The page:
AUVSI’s XPONENTIAL 2021 kicked off this week in Atlanta, and the excitement shows that the drone industry is happy to come back together.
FAA Chief Administrator Steve Dickson took the stage for a keynote address aimed at a full – appropriately socially distant – global audience of drone industry stakeholders.
Dickson comes from a manned aircraft background as an executive at Delta Airlines, and his approach to drone integration reflects this: Dickson is rightly proud of the U.S. aerospace safety record and made it clear that the public has a right to expect it that this safety record will continue. After making the required safety statement, Dickson provided a valuable update on the progress of drone regulation and integration.
Dickson says the FAA’s goal is “trustworthy integration.” “Trustworthy integration,” he says, “means that we are confident that we are all on the same page to integrate drones safely and efficiently into the airspace.” With the FAA’s cooperative rulemaking committees – from the drone advisory committee to the newly established BVLOS advisory rule-finding committee – help ensure that all parties understand the goals and reasons of the drone policy.
“I see politics as a protection area around the aircraft,” he said. “With drone integration, we’ve done our best to allow for as much innovation and operation as possible … we’ve actually reached the point where we are reaching the limits of practicality.”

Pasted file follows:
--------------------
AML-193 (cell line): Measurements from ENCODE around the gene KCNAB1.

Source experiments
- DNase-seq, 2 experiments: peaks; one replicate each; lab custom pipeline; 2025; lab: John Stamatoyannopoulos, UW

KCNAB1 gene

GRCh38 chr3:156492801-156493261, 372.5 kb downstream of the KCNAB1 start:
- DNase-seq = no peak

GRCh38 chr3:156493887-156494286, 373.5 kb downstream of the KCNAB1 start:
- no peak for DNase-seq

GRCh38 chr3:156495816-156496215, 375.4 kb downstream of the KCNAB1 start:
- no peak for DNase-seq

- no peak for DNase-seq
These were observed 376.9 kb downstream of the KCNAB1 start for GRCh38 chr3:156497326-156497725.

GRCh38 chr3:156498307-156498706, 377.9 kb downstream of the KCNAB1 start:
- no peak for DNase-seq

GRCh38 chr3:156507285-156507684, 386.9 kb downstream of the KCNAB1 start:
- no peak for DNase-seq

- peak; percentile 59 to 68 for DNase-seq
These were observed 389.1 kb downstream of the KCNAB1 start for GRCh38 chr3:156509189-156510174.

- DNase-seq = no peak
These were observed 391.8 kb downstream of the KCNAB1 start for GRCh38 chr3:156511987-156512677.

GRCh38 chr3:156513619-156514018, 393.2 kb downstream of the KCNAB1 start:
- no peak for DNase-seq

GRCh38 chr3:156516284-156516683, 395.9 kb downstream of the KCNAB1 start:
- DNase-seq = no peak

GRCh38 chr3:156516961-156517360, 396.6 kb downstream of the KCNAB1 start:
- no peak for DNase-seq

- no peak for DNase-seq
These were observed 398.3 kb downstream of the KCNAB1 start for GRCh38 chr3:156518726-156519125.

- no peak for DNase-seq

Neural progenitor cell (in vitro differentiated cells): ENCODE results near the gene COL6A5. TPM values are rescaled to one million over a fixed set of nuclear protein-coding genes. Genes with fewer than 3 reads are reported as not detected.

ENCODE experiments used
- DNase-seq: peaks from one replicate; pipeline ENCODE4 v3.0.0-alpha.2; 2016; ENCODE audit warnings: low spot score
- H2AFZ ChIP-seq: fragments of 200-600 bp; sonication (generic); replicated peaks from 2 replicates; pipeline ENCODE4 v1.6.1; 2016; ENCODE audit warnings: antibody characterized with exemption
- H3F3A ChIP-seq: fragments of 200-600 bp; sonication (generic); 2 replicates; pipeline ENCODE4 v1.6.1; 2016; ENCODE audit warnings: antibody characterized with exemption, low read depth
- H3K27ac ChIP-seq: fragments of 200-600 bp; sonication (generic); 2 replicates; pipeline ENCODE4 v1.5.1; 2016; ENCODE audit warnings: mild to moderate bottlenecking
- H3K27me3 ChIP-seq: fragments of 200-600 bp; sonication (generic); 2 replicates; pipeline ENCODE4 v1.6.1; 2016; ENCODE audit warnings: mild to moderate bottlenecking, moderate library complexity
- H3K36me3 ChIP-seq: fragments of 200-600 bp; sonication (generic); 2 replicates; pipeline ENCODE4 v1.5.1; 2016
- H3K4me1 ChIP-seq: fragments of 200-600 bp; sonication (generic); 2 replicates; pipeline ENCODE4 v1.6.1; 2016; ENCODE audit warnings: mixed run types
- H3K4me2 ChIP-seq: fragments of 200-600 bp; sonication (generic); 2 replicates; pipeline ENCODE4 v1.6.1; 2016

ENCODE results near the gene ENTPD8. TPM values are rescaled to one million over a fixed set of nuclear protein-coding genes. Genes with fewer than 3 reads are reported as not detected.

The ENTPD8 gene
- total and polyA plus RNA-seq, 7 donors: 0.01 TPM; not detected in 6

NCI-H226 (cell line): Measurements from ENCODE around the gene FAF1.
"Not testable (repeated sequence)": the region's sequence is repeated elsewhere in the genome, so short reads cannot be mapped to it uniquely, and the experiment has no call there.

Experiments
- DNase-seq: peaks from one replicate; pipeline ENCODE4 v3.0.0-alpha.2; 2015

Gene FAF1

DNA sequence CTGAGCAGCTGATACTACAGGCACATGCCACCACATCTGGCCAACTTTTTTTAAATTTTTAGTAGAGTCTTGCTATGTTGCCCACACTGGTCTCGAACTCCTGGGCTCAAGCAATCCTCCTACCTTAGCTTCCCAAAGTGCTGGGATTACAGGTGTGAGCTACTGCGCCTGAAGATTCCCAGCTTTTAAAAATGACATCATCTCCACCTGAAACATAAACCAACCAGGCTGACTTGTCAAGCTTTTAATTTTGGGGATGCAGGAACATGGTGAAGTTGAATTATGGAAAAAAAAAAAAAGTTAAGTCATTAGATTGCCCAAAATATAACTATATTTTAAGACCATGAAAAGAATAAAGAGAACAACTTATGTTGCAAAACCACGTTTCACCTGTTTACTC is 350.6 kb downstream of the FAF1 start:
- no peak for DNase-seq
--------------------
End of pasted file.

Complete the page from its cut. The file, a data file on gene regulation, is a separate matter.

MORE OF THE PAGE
Next steps: BVLOS flight, drone certification – and FAA reorganization
While Dickson describes Remote ID as “a major milestone on our journey,” Beyond Line of Sight (BVLOS) flights and aircraft certification are next on the agency’s agenda.
For the BVLOS flight, Dickson says the agency is moving quickly and expects to receive feedback from the BVLOS Advisory Committee by late fall, which should lead to an announcement of the proposed rule. Aircraft certification is also changing: the FAA is further developing the way they certify aircraft through the MOSAIC program – which stands for Modernization of Special Airworthiness Certificates. This development, explains Dickson, is scaling the aircraft certification process to accommodate new aircraft.
Finally, Dickson said the FAA is changing itself. “We’re evolving the agency,” said Dickson, to make it easier for passengers to find the resources they need and to integrate unmanned systems with manned aircraft control systems.
“It is important that we can work in harmony with manned aviation,” said Dickson.
Miriam McNabb is the Editor-in-Chief of DRONELIFE and CEO of JobForDrones, a professional marketplace for drone services, and a passionate observer of the emerging drone industry and regulatory environment for drones. Author of over 3,000 articles focusing on the commercial drone space, Miriam is an international speaker and recognized figure in the industry. Miriam graduated from the University of Chicago and has over 20 years experience in high-tech sales and marketing for emerging technologies.
For advice or writing in the drone industry, email Miriam.
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